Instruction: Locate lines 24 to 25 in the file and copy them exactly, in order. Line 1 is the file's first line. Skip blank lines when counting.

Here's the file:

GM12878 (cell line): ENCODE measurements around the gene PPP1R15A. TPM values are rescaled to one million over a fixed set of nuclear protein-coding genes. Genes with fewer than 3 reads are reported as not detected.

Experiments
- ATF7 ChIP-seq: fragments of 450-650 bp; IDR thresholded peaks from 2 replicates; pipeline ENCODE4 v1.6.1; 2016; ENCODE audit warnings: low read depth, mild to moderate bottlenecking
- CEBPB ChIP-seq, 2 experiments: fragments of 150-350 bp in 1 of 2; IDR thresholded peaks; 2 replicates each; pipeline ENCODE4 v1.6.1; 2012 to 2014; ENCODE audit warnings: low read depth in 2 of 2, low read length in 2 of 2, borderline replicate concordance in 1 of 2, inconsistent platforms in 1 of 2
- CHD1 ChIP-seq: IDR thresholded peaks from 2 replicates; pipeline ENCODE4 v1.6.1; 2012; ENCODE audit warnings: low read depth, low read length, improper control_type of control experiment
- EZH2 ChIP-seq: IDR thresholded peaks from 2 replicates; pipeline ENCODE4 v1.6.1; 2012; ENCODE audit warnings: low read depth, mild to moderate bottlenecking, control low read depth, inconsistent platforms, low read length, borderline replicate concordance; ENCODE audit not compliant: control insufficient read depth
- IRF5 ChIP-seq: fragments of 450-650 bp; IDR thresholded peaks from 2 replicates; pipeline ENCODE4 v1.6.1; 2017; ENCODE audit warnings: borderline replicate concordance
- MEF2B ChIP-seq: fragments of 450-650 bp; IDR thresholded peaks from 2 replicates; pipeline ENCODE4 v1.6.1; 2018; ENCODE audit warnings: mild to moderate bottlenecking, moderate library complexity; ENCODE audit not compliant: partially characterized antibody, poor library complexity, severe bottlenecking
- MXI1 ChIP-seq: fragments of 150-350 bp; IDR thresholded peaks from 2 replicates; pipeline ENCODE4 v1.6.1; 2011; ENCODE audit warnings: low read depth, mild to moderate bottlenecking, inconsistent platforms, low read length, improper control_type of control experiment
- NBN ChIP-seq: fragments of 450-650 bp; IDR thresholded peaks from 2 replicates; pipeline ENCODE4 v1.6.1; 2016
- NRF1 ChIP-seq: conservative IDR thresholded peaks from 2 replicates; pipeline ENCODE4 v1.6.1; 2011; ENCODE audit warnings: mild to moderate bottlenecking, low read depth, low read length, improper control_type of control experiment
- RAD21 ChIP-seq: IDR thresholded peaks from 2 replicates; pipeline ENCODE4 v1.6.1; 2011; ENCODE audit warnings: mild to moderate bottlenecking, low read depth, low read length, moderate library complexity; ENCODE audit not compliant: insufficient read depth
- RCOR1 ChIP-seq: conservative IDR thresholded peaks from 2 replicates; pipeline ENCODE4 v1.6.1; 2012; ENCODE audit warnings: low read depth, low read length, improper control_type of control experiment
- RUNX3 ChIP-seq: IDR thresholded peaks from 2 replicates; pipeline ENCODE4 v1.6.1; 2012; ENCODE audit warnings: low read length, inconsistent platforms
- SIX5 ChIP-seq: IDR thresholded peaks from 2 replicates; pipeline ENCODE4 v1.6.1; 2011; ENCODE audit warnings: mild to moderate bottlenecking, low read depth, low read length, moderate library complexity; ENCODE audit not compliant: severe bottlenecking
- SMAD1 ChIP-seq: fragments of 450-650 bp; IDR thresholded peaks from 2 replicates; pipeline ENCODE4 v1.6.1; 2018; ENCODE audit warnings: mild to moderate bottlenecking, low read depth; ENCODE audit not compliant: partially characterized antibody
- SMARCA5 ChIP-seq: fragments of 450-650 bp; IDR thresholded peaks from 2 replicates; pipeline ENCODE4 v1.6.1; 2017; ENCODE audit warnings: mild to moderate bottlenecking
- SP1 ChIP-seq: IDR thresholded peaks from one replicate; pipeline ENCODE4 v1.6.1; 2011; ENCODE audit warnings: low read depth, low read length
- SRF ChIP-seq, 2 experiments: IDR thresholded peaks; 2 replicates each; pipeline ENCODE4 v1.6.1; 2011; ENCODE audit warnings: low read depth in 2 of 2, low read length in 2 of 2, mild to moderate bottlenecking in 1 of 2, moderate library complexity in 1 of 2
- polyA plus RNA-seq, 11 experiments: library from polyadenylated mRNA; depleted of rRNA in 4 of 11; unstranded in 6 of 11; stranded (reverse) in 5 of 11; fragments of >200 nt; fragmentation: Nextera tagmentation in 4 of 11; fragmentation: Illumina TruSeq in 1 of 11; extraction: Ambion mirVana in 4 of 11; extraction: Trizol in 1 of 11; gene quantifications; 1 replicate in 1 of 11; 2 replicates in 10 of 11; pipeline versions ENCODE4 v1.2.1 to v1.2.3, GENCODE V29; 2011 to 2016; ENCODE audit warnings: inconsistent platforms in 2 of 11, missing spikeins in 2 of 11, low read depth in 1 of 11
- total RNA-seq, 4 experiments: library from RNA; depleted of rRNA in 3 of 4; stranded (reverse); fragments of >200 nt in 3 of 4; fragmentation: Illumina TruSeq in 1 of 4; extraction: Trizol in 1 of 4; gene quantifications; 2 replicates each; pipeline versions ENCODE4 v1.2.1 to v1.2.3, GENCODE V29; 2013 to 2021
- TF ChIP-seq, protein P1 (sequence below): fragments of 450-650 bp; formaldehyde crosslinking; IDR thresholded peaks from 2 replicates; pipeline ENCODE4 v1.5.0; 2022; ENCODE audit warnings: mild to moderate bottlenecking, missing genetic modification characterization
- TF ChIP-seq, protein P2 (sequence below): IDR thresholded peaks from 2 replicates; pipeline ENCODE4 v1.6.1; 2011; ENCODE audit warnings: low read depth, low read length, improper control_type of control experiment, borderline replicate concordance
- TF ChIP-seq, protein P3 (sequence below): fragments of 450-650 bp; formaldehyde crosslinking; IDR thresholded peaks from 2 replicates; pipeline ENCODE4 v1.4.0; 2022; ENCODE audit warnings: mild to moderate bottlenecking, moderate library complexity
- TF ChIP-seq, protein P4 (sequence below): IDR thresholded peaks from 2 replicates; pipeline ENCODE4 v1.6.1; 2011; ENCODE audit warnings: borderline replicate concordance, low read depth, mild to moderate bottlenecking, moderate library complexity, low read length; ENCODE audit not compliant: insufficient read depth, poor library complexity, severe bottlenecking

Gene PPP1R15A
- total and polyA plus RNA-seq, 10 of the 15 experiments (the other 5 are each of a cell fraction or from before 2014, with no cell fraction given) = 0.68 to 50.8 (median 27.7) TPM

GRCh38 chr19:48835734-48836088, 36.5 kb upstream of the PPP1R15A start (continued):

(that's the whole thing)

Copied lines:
- TF ChIP-seq, protein P3 (sequence below): fragments of 450-650 bp; formaldehyde crosslinking; IDR thresholded peaks from 2 replicates; pipeline ENCODE4 v1.4.0; 2022; ENCODE audit warnings: mild to moderate bottlenecking, moderate library complexity
- TF ChIP-seq, protein P4 (sequence below): IDR thresholded peaks from 2 replicates; pipeline ENCODE4 v1.6.1; 2011; ENCODE audit warnings: borderline replicate concordance, low read depth, mild to moderate bottlenecking, moderate library complexity, low read length; ENCODE audit not compliant: insufficient read depth, poor library complexity, severe bottlenecking